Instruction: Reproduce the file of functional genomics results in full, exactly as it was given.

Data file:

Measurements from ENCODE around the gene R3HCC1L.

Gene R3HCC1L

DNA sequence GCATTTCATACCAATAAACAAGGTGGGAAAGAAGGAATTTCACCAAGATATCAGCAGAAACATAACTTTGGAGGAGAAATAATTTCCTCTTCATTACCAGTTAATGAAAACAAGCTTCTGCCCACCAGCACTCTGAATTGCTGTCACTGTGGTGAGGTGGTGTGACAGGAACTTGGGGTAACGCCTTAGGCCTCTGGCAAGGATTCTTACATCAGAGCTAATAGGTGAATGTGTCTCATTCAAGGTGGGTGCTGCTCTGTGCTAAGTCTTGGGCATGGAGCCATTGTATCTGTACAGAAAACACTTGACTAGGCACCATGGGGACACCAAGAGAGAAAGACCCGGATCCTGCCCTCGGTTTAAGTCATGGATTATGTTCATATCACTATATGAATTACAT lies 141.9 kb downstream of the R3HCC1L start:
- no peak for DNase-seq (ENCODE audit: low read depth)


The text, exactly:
Measurements from ENCODE around the gene R3HCC1L.

Gene R3HCC1L

DNA sequence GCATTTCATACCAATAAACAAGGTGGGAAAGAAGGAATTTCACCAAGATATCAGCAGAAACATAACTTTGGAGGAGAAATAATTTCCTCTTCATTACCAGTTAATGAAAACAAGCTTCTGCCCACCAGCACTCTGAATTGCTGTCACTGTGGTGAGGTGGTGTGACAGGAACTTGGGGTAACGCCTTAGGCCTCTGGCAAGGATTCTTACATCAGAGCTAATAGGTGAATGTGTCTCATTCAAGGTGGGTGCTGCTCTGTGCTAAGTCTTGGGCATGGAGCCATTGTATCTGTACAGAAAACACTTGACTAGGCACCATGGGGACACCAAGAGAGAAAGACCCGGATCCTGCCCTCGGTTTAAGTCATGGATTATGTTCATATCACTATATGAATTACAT lies 141.9 kb downstream of the R3HCC1L start:
- no peak for DNase-seq (ENCODE audit: low read depth)